1. First up is Slate national correspondent William Saletan's 'The Liquid World: How to Survive in an Age of Death'. Despite it's curiously optimistic title, Saletan has very few comforting words - let alone a how-to plan - on improving your personal odds. (And, yes, I realise that it may say more about me than I care to admit that I find this title 'optimistic'. You may focus on the 'death' bit, but I find anything with the phrase 'how to' in the title to be terribly positive: after all, it suggests that there is a solution and promises to impart it to you.)
Quoting British Home Secretary John Reid, Saletan considers what the possibilities suggested by this (alleged) plot point to for the near future:
So, what do we do? As Reid put it,
What happens when the threat to our nation, and hence to all of us as individuals, comes not from a fascist state but from what might be called fascist individuals? Individuals who are unconstrained by any of the international conventions, laws agreements or standards, and have therefore, unconstrained intent? Individuals who can network courtesy of new technology and access modern chemical, biological and other means of mass destruction, and who have therefore unconstrained capability?
The answer is, some of us die. And the rest of us grieve, but we go on, doing our best to fight the bad guys and heal the world. The grieving and fighting and healing never end the dying. "We are probably in the most sustained period of severe threat since the end of World War II," Reid observed. "While I am confident that the Security Services and Police will deliver 100% effort and 100% dedication, they can never guarantee 100% success."
And in case you hadn't gotten the grim message (here, as with regard to 9/11, there is no pony), Saletan drives the point home again, while, at the same time, trying to suggest a way forward:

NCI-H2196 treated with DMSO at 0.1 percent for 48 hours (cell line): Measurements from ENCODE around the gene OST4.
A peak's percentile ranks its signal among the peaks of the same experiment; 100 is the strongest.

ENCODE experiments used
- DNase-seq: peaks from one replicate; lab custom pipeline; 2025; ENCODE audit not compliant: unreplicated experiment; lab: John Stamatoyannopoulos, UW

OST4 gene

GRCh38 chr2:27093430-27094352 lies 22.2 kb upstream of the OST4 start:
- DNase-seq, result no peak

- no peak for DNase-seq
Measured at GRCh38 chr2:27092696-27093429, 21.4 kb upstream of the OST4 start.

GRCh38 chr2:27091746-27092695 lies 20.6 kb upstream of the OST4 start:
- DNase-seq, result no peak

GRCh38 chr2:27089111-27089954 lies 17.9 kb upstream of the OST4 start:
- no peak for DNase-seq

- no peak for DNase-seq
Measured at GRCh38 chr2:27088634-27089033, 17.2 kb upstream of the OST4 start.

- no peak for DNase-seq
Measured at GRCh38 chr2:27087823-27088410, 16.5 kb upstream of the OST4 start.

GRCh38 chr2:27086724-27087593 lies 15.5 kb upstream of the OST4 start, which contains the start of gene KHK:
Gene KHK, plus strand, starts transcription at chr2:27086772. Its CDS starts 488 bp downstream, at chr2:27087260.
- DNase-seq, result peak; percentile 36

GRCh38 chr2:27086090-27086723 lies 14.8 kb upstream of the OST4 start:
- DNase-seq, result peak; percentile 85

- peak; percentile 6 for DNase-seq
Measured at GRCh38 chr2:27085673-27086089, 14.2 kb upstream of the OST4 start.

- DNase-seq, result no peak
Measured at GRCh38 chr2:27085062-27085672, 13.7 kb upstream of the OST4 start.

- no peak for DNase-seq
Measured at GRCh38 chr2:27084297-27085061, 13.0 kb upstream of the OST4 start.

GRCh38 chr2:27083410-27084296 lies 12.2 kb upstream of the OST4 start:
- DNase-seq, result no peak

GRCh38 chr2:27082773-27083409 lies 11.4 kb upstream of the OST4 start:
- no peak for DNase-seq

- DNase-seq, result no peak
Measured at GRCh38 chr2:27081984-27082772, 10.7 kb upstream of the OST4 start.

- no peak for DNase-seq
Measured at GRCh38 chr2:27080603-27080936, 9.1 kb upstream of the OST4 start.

That's the bottom line: We die. In a liquid world, you can't seal off evil. All you can do is fight liquid with liquid. You have to absorb the tragedy, flowing around and through it. You need the strength of a river, not a rock. You need resilience. You can't be untouchable, but you can be undefeated.
Be like water. Yes, Grasshopper, that is today's lesson.
But despite the seemingly strange (and, perhaps for some of you, possibly useless) Taoist implications of Saletan's message, I think there's an essential truth here.
I don't think I'm going out on too much of a limb here, but I think that there will be no ultimate 'solution' to terrorism.
This doesn't, in any sense, mean inaction or defeatism. But it does point to the need for a different kind of mindset, one of chronic and fluid conflict rather than acute and well-defined warfare. I think Germans, for instance, are quite correct to use the word 'struggle' (Kampf) rather than the word 'war' (Krieg) in describing the condition in which we all find ourselves these days. And this is one struggle in which 'Mission Accomplished' banners are not, ever (or at least probably in my lifetime), going to be appropriate.
And Saletan's article is as good a roadmap into this world as any I've seen recently.
2. Second, Michael Clarke, Professor of Defence Studies at King's College, London has written an interesting article 'Here's Why Jihadis Just Love to Fly' for the Times. It's about what seems to have become the obsession of Radical Islamic Terrorist groups with the destruction of jetliners. It's not exactly path-breaking, but it apporoaches this question from an interesting symbolic angle: